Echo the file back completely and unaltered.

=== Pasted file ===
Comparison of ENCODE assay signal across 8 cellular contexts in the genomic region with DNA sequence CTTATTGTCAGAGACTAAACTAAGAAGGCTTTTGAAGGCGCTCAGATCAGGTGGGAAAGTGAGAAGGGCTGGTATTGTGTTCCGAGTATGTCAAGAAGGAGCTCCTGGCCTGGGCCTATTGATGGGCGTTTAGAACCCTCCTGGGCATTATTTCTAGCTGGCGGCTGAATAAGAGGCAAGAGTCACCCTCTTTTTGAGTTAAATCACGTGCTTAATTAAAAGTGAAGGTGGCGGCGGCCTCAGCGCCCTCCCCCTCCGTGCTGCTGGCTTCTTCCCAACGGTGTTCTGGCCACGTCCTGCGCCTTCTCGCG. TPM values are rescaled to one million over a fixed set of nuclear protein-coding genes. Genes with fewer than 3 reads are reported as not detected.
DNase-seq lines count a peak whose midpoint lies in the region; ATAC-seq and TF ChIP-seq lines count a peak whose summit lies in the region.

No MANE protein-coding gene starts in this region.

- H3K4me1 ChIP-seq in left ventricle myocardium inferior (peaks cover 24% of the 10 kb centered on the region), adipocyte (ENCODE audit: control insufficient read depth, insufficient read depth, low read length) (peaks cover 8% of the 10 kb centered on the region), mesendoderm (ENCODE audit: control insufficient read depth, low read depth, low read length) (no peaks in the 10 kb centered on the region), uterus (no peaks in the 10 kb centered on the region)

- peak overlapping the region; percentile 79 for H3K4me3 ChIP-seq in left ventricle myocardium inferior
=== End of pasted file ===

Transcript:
Comparison of ENCODE assay signal across 8 cellular contexts in the genomic region with DNA sequence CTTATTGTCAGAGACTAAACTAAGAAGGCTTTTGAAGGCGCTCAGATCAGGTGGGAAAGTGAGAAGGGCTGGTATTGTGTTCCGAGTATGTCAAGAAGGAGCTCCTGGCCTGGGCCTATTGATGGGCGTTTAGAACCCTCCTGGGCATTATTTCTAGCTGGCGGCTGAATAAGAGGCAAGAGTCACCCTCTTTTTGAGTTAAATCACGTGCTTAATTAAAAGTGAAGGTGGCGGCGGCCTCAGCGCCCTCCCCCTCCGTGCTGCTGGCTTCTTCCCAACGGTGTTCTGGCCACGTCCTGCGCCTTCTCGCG. TPM values are rescaled to one million over a fixed set of nuclear protein-coding genes. Genes with fewer than 3 reads are reported as not detected.
DNase-seq lines count a peak whose midpoint lies in the region; ATAC-seq and TF ChIP-seq lines count a peak whose summit lies in the region.

No MANE protein-coding gene starts in this region.

- H3K4me1 ChIP-seq in left ventricle myocardium inferior (peaks cover 24% of the 10 kb centered on the region), adipocyte (ENCODE audit: control insufficient read depth, insufficient read depth, low read length) (peaks cover 8% of the 10 kb centered on the region), mesendoderm (ENCODE audit: control insufficient read depth, low read depth, low read length) (no peaks in the 10 kb centered on the region), uterus (no peaks in the 10 kb centered on the region)

- peak overlapping the region; percentile 79 for H3K4me3 ChIP-seq in left ventricle myocardium inferior